I have always listened to all genres of music: Rock, rap, show tunes, country—you name it. I never thought anything of it until one day in high school, when I was listening to some top 40 songs and a classmate of mine told me it was weird that I still listened to popular commercial music. I asked what she meant, and she said that she hadn’t listened to pop music in years because it was “too mainstream,” and that she was “really only into alternative music right now.” Don’t get me wrong; I love alternative music, too.
I just found it bizarre that she made a comment criticizing the fact that I was listening to a certain kind of music because it was too popular.
This was my first experience with the sort of fad that nonconformity had become. Since then, the concept of conforming versus not conforming has become a topic of discussion in the social sciences as well as in my everyday life.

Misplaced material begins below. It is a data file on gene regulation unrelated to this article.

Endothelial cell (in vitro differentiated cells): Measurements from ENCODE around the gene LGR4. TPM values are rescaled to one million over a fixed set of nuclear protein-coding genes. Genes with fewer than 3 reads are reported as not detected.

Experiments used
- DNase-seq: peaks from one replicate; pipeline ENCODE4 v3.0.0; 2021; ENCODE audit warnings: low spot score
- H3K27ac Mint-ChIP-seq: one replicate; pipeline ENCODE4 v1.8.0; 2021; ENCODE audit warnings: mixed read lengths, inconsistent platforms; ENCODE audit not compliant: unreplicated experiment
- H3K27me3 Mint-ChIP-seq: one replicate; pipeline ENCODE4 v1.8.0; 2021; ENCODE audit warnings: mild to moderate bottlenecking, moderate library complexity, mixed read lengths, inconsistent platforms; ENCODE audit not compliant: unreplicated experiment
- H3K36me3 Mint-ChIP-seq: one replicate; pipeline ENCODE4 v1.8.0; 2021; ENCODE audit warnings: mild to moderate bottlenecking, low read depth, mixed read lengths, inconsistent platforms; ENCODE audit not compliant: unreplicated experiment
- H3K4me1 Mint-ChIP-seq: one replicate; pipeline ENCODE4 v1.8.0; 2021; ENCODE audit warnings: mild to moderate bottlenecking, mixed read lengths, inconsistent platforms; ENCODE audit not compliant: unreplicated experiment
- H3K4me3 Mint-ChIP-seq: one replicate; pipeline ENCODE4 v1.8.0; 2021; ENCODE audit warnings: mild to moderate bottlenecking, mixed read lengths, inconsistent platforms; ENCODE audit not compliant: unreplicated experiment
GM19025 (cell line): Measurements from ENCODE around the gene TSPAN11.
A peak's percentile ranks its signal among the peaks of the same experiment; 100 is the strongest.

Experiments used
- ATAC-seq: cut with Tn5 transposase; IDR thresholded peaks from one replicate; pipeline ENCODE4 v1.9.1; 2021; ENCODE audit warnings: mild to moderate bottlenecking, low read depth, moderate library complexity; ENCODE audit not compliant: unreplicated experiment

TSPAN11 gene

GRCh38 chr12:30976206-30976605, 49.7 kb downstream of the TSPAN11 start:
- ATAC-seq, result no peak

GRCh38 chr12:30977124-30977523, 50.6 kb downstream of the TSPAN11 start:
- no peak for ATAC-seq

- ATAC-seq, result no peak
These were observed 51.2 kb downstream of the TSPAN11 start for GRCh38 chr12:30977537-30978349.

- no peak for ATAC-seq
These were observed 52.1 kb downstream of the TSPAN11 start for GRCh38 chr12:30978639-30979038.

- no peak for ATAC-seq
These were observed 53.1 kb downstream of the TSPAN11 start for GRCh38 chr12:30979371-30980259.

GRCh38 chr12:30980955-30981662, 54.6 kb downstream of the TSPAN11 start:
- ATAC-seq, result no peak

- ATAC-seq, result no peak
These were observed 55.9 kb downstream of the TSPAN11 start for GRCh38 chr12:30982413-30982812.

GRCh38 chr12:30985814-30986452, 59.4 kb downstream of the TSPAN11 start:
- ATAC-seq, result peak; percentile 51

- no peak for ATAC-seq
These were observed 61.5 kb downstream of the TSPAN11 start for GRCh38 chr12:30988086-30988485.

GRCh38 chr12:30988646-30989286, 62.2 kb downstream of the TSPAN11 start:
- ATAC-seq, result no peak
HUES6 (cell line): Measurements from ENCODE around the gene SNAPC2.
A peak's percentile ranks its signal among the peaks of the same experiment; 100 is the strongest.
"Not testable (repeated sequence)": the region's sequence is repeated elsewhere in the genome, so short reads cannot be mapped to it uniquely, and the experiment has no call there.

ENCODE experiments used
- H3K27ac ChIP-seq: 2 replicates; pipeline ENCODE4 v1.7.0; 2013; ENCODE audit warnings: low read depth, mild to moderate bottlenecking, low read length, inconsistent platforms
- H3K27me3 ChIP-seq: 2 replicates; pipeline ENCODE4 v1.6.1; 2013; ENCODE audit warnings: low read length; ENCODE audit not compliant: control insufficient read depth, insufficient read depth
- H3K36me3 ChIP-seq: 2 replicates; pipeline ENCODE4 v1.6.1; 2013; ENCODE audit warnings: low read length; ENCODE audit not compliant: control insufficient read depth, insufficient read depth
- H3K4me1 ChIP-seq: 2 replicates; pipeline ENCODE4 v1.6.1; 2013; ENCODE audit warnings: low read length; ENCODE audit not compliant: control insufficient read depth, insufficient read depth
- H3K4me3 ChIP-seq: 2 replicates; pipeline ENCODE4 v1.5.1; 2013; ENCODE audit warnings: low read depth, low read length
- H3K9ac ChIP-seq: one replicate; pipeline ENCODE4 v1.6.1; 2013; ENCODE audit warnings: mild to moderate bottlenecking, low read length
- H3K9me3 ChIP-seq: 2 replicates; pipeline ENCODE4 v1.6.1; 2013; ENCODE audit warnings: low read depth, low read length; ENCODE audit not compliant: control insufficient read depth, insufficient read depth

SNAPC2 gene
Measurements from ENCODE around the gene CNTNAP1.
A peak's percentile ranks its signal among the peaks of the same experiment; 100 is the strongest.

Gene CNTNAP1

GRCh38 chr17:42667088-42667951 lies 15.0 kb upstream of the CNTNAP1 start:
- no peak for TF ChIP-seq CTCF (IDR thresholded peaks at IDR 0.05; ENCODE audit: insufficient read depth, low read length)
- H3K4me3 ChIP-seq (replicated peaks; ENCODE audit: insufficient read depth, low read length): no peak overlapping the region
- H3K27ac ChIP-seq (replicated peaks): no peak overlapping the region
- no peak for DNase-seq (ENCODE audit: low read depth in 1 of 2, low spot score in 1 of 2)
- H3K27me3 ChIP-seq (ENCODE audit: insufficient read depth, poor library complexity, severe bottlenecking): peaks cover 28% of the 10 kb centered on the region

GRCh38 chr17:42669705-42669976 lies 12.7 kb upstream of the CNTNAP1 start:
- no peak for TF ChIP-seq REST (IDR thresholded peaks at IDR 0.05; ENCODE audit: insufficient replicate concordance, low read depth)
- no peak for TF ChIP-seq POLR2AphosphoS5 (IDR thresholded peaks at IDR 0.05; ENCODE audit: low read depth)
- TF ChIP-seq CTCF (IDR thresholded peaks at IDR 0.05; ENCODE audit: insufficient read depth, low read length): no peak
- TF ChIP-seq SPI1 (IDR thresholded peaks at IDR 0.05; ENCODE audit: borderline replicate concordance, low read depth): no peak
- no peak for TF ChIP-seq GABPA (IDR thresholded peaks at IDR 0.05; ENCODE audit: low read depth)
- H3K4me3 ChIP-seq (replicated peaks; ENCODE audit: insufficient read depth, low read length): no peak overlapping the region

Conformity is behavior in compliance with a set of socially accepted norms, or “rules.” In the realm of the social sciences, there are two types of conformity: normative conformity, in which the goal is to fit in with a group even though we might privately disagree with the views of the group, and informational conformity, in which we look to a group for guidance in times of uncertainty and accept the views of the group as our own.